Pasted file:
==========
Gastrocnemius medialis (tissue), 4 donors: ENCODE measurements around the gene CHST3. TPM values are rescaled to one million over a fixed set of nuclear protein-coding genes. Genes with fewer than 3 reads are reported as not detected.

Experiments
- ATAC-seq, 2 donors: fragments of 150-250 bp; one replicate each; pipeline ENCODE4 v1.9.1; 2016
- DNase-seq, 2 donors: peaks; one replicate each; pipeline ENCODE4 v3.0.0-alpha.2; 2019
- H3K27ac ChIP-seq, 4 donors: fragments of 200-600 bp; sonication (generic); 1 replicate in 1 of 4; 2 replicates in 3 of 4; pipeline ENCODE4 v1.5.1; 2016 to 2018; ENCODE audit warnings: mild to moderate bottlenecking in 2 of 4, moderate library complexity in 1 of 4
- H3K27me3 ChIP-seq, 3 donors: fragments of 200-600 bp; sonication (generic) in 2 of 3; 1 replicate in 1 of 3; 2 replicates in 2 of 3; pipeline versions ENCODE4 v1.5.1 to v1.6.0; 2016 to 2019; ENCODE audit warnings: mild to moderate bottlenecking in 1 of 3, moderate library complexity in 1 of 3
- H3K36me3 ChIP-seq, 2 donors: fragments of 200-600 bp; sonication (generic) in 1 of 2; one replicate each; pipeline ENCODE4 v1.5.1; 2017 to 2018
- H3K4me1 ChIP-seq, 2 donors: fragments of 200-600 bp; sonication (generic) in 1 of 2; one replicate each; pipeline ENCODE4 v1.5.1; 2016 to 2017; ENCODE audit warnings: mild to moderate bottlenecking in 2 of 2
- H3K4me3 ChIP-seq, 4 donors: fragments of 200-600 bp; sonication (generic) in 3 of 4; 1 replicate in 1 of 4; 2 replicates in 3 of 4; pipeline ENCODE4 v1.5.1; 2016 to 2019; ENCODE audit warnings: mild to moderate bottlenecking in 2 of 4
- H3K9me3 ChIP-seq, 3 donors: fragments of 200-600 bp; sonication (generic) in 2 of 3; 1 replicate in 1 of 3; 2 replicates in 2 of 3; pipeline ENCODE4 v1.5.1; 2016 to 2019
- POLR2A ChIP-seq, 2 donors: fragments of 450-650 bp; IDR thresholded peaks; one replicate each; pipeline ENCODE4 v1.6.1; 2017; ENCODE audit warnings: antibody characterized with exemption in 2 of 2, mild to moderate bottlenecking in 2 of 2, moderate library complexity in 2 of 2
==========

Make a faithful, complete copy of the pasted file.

Gastrocnemius medialis (tissue), 4 donors: ENCODE measurements around the gene CHST3. TPM values are rescaled to one million over a fixed set of nuclear protein-coding genes. Genes with fewer than 3 reads are reported as not detected.

Experiments
- ATAC-seq, 2 donors: fragments of 150-250 bp; one replicate each; pipeline ENCODE4 v1.9.1; 2016
- DNase-seq, 2 donors: peaks; one replicate each; pipeline ENCODE4 v3.0.0-alpha.2; 2019
- H3K27ac ChIP-seq, 4 donors: fragments of 200-600 bp; sonication (generic); 1 replicate in 1 of 4; 2 replicates in 3 of 4; pipeline ENCODE4 v1.5.1; 2016 to 2018; ENCODE audit warnings: mild to moderate bottlenecking in 2 of 4, moderate library complexity in 1 of 4
- H3K27me3 ChIP-seq, 3 donors: fragments of 200-600 bp; sonication (generic) in 2 of 3; 1 replicate in 1 of 3; 2 replicates in 2 of 3; pipeline versions ENCODE4 v1.5.1 to v1.6.0; 2016 to 2019; ENCODE audit warnings: mild to moderate bottlenecking in 1 of 3, moderate library complexity in 1 of 3
- H3K36me3 ChIP-seq, 2 donors: fragments of 200-600 bp; sonication (generic) in 1 of 2; one replicate each; pipeline ENCODE4 v1.5.1; 2017 to 2018
- H3K4me1 ChIP-seq, 2 donors: fragments of 200-600 bp; sonication (generic) in 1 of 2; one replicate each; pipeline ENCODE4 v1.5.1; 2016 to 2017; ENCODE audit warnings: mild to moderate bottlenecking in 2 of 2
- H3K4me3 ChIP-seq, 4 donors: fragments of 200-600 bp; sonication (generic) in 3 of 4; 1 replicate in 1 of 4; 2 replicates in 3 of 4; pipeline ENCODE4 v1.5.1; 2016 to 2019; ENCODE audit warnings: mild to moderate bottlenecking in 2 of 4
- H3K9me3 ChIP-seq, 3 donors: fragments of 200-600 bp; sonication (generic) in 2 of 3; 1 replicate in 1 of 3; 2 replicates in 2 of 3; pipeline ENCODE4 v1.5.1; 2016 to 2019
- POLR2A ChIP-seq, 2 donors: fragments of 450-650 bp; IDR thresholded peaks; one replicate each; pipeline ENCODE4 v1.6.1; 2017; ENCODE audit warnings: antibody characterized with exemption in 2 of 2, mild to moderate bottlenecking in 2 of 2, moderate library complexity in 2 of 2